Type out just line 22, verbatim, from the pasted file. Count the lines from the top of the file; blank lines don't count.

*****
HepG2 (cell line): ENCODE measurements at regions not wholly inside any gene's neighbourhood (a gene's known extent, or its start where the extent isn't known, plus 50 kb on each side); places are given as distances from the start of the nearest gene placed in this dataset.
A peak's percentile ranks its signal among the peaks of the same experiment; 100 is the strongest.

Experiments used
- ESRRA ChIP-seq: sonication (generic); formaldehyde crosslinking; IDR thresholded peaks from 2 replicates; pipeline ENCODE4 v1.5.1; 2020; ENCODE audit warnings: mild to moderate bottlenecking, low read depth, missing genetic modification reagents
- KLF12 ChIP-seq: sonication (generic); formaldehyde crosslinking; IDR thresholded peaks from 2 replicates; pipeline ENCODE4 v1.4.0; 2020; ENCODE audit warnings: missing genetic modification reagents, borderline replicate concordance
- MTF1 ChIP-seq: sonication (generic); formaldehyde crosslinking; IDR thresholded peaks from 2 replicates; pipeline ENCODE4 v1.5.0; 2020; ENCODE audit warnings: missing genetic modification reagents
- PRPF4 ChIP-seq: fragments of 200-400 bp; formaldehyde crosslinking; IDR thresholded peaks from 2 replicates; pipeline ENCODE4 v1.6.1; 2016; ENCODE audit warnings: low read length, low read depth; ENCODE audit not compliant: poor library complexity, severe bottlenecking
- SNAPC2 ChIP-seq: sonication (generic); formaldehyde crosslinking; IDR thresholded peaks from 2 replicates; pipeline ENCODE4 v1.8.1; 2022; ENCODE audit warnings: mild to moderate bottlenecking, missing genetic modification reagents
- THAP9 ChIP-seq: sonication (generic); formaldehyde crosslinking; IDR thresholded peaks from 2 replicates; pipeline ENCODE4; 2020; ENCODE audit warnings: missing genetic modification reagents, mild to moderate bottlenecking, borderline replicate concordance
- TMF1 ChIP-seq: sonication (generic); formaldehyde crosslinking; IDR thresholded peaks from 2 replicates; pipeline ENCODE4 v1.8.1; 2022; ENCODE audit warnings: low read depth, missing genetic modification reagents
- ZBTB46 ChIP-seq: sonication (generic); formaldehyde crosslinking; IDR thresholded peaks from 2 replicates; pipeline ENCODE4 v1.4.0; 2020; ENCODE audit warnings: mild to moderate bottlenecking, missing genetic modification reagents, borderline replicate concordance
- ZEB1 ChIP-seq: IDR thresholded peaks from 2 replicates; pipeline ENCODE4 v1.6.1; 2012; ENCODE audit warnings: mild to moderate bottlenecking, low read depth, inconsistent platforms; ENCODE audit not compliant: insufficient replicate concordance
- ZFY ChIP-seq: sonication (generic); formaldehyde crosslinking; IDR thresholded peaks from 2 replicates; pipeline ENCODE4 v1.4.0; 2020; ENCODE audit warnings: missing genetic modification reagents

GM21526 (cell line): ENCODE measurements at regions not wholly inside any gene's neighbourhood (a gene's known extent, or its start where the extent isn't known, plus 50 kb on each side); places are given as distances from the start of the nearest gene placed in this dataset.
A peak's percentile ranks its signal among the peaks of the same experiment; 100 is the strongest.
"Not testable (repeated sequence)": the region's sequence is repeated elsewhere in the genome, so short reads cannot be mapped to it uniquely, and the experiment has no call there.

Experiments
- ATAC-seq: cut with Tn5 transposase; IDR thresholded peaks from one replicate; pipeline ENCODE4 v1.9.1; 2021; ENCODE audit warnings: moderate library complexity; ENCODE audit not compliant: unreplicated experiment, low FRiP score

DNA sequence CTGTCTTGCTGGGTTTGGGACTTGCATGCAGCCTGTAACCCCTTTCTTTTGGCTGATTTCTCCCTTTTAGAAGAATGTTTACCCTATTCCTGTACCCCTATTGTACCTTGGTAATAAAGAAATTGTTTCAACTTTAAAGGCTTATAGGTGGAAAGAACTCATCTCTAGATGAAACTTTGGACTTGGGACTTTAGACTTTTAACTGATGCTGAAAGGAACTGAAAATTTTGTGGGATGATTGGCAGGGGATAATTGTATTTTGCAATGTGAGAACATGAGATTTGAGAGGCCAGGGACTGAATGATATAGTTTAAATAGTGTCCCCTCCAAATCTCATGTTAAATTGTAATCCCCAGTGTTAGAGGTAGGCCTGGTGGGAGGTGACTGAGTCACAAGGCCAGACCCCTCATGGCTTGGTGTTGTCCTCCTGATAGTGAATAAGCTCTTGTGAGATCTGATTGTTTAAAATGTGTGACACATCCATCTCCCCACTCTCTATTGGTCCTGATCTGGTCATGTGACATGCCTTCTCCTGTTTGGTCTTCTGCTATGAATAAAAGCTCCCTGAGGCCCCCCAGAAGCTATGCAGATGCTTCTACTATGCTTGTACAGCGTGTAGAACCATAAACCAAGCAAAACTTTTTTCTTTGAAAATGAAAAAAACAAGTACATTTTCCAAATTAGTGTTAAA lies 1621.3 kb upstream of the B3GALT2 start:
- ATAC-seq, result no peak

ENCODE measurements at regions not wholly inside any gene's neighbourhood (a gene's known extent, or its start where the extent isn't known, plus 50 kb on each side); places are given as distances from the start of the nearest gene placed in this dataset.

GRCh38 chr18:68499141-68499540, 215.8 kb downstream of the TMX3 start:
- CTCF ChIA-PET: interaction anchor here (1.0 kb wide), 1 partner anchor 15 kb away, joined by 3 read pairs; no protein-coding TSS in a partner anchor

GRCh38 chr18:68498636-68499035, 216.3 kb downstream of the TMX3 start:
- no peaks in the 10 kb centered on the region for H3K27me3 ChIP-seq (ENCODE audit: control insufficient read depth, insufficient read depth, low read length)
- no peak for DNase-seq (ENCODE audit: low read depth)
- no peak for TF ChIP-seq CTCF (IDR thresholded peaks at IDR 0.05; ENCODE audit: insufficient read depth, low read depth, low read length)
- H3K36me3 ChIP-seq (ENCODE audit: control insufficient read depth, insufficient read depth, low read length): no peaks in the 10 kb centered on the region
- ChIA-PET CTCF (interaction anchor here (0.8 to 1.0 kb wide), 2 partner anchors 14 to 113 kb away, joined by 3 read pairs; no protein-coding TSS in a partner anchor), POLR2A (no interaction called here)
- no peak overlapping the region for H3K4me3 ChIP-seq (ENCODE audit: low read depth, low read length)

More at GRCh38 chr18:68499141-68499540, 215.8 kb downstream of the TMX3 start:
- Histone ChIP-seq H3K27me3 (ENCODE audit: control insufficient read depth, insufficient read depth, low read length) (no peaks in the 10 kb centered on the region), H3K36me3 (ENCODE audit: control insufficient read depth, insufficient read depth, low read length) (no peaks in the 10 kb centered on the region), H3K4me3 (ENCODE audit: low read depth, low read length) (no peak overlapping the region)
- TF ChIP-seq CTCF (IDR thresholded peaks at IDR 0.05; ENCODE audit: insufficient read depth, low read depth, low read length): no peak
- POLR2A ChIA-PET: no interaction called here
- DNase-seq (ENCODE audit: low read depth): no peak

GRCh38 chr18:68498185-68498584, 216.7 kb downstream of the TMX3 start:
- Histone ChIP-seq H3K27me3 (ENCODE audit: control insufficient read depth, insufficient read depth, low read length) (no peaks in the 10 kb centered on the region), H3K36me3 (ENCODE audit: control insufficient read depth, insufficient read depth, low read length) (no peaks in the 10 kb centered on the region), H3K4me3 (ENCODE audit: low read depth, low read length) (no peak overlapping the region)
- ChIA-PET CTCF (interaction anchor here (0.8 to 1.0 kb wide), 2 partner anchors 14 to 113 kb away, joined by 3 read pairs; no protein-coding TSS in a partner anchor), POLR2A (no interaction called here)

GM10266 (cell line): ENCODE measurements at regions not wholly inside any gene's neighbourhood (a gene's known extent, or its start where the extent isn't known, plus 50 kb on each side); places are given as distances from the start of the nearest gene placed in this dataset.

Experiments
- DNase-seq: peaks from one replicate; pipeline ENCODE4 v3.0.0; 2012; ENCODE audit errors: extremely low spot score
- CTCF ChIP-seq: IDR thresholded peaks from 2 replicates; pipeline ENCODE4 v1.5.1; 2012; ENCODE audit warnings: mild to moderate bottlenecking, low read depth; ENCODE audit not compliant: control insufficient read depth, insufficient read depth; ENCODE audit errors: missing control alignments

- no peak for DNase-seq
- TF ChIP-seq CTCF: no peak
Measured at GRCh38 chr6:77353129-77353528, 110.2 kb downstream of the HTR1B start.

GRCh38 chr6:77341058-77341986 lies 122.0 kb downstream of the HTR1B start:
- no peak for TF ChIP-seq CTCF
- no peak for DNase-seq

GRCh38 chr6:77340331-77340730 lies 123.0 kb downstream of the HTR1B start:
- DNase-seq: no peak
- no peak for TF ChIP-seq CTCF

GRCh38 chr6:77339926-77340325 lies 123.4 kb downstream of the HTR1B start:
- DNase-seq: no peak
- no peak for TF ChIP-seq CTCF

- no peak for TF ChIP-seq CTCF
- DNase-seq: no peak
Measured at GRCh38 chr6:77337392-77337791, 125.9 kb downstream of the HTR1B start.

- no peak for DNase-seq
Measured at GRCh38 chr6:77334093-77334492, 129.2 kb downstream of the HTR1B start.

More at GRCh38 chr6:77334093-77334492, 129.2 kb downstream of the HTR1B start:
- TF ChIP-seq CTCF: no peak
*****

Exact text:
GRCh38 chr18:68499141-68499540, 215.8 kb downstream of the TMX3 start: